Lots of ways to love the latke

Local chefs put their own spin on the traditional Hanukkah dish

With Hanukkah right around the corner, local Jewish chefs and home cooks are readying their recipes for latkes, the traditional dish also known as a potato pancake.

Making latkes and other fried food is a tradition that commemorates "The Miracle of the Oil" -- that famous one-day supply of oil that miraculously lasted for eight days after the Jews fought off the Greeks, celebrated on each night of the holiday by lighting one candle on a menorah. Though oil and potato are primary latke ingredients, many, including local chefs and residents, have put their own twist on the holiday staple. Below, read about a cross-cultural twist on the latke, a substitute for the standard potatoes and a practical "fix" to a common latke challenge.

Ejjeh-latke fusion

Roni Antebi's father-in-law lived in Syria until the age of 16. Due to the political climate and restrictions on Jewish people, he escaped -- but not without taking ideas for his own spin on a latke recipe.

"Without telling anyone from his family, including his parents, he and his best friend made their way to Israel," recalled Antebi, programs director at the Oshman Family Jewish Community Center (JCC) in Palo Alto.

Because of his upbringing in Syria, Antebi's father-in-law was familiar with "ejjeh," a common egg-based dish resembling an omelet. He used this as his inspiration for latkes. Antebi's family has prepared their version of latkes inspired by his fusion with "ejjeh" for decades.

"Since the recipes are very similar and it was a well-received dish at home, they tried, and it worked," Antebi said.

Servings: 15-20 latkes

• 1 cup chopped scallion

• 1 cup finely chopped parsley

• 100 grams feta cheese

• 3 eggs

• 2-3 tablespoons bread crumbs

• 1 or 2 tablespoons self-rising flour

• Pinch of salt and pepper

Mix ingredients and wait 15 minutes for the flavors to come together. Scoop out pancake-sized portions and fry in hot oil on both sides. Serve hot.

Nourish Cafe's zucchini latkes

Robert Stayte, the culinary director at the Oshman Family JCC and the head chef at the JCC's Nourish: A Newish Jewish Cafe, said he plans to prepare several types of latkes during the Hanukkah celebration this year.

"We make latkes for the traditional, the newish Jewish and for the not traditional at all," Stayte said.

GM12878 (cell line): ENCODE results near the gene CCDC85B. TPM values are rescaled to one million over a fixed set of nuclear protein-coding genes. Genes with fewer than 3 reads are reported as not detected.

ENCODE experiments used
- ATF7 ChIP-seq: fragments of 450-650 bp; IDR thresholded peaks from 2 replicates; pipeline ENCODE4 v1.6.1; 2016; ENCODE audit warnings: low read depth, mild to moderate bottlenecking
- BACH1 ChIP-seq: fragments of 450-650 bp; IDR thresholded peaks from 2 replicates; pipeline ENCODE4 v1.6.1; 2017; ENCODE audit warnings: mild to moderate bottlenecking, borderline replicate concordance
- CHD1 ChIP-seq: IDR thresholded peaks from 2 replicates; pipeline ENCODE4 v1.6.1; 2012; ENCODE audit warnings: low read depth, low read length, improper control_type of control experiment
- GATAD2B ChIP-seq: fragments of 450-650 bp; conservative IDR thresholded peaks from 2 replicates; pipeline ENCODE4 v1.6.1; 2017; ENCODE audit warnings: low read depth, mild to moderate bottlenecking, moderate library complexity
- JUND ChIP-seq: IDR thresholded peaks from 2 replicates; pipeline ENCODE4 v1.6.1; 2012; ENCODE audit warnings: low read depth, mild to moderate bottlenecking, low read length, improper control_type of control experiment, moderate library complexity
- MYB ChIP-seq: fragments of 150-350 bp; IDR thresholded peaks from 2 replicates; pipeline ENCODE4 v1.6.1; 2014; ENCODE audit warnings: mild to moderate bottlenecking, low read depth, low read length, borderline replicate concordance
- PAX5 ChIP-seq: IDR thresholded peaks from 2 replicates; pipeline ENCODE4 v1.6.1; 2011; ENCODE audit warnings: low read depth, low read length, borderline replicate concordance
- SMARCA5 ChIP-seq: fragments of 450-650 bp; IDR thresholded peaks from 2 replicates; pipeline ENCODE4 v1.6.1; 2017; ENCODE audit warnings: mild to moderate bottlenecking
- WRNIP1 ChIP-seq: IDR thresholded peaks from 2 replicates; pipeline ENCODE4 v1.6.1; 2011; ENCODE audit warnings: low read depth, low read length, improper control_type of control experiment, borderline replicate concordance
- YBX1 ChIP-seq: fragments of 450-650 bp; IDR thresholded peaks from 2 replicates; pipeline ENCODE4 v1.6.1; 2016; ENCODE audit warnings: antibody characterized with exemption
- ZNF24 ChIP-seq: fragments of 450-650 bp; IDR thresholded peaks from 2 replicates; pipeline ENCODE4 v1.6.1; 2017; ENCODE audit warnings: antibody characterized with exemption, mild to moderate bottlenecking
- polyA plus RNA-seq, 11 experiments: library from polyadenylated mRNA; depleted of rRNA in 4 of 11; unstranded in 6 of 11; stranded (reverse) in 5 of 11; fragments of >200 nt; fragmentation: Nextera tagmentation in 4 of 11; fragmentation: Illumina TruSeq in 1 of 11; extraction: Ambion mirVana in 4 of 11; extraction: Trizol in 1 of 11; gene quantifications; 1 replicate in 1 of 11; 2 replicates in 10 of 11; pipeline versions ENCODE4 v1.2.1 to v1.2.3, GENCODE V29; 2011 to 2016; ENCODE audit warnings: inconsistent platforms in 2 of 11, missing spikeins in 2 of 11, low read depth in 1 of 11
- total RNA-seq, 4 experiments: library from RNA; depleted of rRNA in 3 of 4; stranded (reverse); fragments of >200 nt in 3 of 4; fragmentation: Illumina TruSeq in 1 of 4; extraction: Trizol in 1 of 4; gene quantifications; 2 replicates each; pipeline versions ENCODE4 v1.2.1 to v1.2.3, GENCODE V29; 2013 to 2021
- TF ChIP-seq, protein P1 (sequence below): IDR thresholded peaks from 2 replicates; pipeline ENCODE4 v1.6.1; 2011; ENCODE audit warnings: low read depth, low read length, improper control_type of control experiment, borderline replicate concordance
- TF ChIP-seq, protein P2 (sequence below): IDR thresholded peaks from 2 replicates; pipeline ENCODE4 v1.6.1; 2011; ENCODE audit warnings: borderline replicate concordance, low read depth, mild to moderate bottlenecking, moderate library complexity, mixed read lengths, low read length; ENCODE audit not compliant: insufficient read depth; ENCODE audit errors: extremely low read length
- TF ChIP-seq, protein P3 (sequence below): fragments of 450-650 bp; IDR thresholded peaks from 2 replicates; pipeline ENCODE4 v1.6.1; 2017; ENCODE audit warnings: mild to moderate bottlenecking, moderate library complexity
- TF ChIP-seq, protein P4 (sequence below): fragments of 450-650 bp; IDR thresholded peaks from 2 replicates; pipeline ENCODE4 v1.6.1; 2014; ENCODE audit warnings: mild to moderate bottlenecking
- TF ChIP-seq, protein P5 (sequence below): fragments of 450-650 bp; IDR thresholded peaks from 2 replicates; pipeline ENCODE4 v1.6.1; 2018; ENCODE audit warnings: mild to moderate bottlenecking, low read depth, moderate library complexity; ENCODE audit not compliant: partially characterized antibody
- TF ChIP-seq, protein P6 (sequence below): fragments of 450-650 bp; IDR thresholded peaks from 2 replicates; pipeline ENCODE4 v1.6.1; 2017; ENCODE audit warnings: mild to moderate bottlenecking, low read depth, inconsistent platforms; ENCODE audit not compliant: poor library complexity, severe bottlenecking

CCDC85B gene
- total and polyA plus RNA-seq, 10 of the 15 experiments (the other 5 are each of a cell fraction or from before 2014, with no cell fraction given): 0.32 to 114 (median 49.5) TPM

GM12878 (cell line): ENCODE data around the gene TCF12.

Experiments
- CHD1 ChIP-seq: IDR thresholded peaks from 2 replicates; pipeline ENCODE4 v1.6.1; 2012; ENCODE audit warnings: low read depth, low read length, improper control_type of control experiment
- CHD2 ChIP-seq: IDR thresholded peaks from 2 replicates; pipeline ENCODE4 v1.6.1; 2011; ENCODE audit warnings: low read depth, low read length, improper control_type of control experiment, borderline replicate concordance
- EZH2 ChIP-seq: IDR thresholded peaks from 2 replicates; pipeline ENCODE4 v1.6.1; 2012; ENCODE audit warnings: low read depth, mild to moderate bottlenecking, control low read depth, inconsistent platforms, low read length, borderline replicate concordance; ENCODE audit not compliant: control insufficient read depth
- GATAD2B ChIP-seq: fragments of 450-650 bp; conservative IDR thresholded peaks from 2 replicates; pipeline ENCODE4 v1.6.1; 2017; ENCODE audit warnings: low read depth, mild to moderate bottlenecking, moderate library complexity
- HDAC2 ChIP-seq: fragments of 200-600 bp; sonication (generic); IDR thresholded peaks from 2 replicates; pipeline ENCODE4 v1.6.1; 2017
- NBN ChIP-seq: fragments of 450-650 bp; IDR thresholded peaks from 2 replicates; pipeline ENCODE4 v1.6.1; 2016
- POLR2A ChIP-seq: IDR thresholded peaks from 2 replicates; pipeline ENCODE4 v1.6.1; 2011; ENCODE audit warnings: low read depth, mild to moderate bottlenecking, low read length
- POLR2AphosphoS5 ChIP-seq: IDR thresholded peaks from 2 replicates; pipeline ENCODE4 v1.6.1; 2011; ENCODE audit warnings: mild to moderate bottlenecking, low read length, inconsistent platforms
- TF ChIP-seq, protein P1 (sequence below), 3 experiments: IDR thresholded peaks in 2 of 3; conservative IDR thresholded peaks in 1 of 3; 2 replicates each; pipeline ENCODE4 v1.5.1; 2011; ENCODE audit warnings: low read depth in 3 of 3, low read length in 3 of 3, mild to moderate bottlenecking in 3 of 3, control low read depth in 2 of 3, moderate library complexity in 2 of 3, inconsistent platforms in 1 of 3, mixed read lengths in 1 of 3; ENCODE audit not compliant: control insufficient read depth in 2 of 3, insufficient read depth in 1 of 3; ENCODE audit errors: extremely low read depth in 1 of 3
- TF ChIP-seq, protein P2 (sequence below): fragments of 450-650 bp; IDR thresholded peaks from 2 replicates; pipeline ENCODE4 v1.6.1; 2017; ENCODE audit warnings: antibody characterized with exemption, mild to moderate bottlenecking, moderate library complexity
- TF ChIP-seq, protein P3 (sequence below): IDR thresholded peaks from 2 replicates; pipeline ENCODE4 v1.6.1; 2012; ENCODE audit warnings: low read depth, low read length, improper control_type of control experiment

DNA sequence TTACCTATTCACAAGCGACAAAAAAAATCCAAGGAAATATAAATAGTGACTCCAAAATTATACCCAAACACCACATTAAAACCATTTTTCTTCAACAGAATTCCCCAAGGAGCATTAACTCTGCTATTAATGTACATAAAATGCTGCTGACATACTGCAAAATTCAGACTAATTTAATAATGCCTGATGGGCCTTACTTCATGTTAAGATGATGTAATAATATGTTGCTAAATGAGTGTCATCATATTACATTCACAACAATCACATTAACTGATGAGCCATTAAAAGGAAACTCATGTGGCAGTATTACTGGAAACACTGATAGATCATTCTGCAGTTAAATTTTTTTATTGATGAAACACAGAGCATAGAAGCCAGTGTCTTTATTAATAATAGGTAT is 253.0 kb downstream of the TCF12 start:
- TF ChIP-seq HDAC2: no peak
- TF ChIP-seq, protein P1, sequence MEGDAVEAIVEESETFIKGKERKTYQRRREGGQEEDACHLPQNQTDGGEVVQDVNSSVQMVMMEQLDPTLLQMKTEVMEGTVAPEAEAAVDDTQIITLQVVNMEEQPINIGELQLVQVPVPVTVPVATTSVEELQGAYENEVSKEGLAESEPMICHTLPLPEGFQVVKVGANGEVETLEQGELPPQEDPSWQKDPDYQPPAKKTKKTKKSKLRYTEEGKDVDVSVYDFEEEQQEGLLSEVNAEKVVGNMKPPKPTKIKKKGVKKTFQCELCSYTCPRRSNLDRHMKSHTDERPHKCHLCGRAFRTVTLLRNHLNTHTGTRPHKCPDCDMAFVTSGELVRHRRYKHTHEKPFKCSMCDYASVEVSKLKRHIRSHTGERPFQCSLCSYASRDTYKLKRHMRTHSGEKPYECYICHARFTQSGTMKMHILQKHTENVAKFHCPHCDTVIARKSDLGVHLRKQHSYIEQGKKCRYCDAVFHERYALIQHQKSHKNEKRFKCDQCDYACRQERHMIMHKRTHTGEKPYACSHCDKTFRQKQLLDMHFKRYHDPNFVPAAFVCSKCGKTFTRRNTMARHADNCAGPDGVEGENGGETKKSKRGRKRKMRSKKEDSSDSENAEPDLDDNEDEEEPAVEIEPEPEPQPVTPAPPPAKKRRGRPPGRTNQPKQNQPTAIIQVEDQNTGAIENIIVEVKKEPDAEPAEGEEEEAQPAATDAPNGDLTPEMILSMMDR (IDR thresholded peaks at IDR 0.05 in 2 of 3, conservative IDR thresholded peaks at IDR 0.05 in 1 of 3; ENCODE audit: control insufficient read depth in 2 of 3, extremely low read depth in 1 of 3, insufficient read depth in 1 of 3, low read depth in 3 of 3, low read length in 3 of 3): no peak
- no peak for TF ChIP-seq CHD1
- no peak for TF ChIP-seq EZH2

One example of a twist: using zucchini instead of potatoes -- also a healthier option, he noted.

"The zucchini latke does not crisp up as much as the potato, but it does taste like a latke. It retains its latke essence because the main ingredient, zucchini, is grated like in potato latkes. Then it is seasoned and fried in oil, the same way a potato latke is," Stayte said .

Servings: 25-35 small latkes

• 7 medium zucchinis, grated (about 4-5 cups)


• 4 eggs, beaten (use egg substitute for a vegan version)

• 1 medium onion, grated

• 1/2 cup matzo meal

• 1 teaspoon fresh, chopped Italian parsley

• 1 teaspoon fresh, chopped marjoram

• 1 teaspoon garlic powder

• Ground pepper to taste

• Oil for frying

In a large mixing bowl, toss grated zucchini with 3/4 teaspoon of salt and let stand for 20 minutes. Thick paper towels may be used to separate the zucchini into layers.

Using paper towels or a fine sieve, squeeze or press the liquid from zucchini until it's dry.

Stir in the eggs, onion, matzo meal, pepper, herbs and 1/2 teaspoon of salt.

In a heavy skillet, heat oil over medium heat. Use a large tablespoon to drop mixture into oil and flatten. Fry for 2 minutes per side or until golden brown, adding oil as necessary. Put finished latkes in warm oven while frying the remainder.

Serve with sour cream.

Foolproof latkes

Menlo Park home cook Marc Drucker has never liked the fact that latkes often fall apart and crumble, making for a difficult eating experience if they're not prepared and cooked perfectly. His answer to this common dilemma: use potato puree, which he said naturally holds the latke together for a more ideal -- and less messy -- potato pancake. He discovered this "fix" to the traditional recipe on his own, and has stuck with it ever since.

"In general, when making latkes, you're making a mess. After years of practice, I have found a recipe that is foolproof," Drucker said.

Servings: 12-14 latkes

• 2 pounds Yukon Gold or russet potatoes, peeled

• 1 medium yellow onion, peeled and cut into eighths

• 1 large egg

• 4 medium scallions, minced

• 3 tablespoons minced fresh parsley leaves

• 2 tablespoons matzo meal (optional)

• 1 1/2 teaspoons salt and black pepper

• 1 cup vegetable oil

In a food processor fitted with a coarse shredding blade, grate potatoes.

Fit the processor with the blade and take half of the potatoes and onions and put in processor.

Mix with reserved potato shreds in a sieve and press against sieve to drain out as much liquid as possible.

Beat egg, then add potato mixture and remaining ingredients (except oil) and mix.

Heat the oil, and fry 1/4 cup of the potato mixture at a time until golden brown.


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